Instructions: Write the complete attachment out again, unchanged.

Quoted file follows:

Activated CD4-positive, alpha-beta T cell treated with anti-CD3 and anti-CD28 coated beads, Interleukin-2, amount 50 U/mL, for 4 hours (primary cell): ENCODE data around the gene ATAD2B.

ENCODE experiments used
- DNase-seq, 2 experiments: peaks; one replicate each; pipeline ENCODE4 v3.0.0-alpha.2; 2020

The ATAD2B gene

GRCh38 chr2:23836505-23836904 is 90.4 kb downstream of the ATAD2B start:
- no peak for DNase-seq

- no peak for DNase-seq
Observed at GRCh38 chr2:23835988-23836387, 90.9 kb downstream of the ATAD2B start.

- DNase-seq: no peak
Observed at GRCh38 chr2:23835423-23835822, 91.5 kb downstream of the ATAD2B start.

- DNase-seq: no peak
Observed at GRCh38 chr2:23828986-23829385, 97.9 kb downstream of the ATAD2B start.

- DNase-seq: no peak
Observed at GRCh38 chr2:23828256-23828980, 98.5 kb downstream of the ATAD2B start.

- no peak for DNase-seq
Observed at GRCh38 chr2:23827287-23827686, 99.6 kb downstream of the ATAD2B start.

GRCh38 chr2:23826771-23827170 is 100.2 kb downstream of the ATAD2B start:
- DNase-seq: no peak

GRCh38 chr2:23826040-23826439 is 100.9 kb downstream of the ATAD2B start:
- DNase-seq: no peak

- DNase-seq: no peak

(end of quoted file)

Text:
Activated CD4-positive, alpha-beta T cell treated with anti-CD3 and anti-CD28 coated beads, Interleukin-2, amount 50 U/mL, for 4 hours (primary cell): ENCODE data around the gene ATAD2B.

ENCODE experiments used
- DNase-seq, 2 experiments: peaks; one replicate each; pipeline ENCODE4 v3.0.0-alpha.2; 2020

The ATAD2B gene

GRCh38 chr2:23836505-23836904 is 90.4 kb downstream of the ATAD2B start:
- no peak for DNase-seq

- no peak for DNase-seq
Observed at GRCh38 chr2:23835988-23836387, 90.9 kb downstream of the ATAD2B start.

- DNase-seq: no peak
Observed at GRCh38 chr2:23835423-23835822, 91.5 kb downstream of the ATAD2B start.

- DNase-seq: no peak
Observed at GRCh38 chr2:23828986-23829385, 97.9 kb downstream of the ATAD2B start.

- DNase-seq: no peak
Observed at GRCh38 chr2:23828256-23828980, 98.5 kb downstream of the ATAD2B start.

- no peak for DNase-seq
Observed at GRCh38 chr2:23827287-23827686, 99.6 kb downstream of the ATAD2B start.

GRCh38 chr2:23826771-23827170 is 100.2 kb downstream of the ATAD2B start:
- DNase-seq: no peak

GRCh38 chr2:23826040-23826439 is 100.9 kb downstream of the ATAD2B start:
- DNase-seq: no peak

- DNase-seq: no peak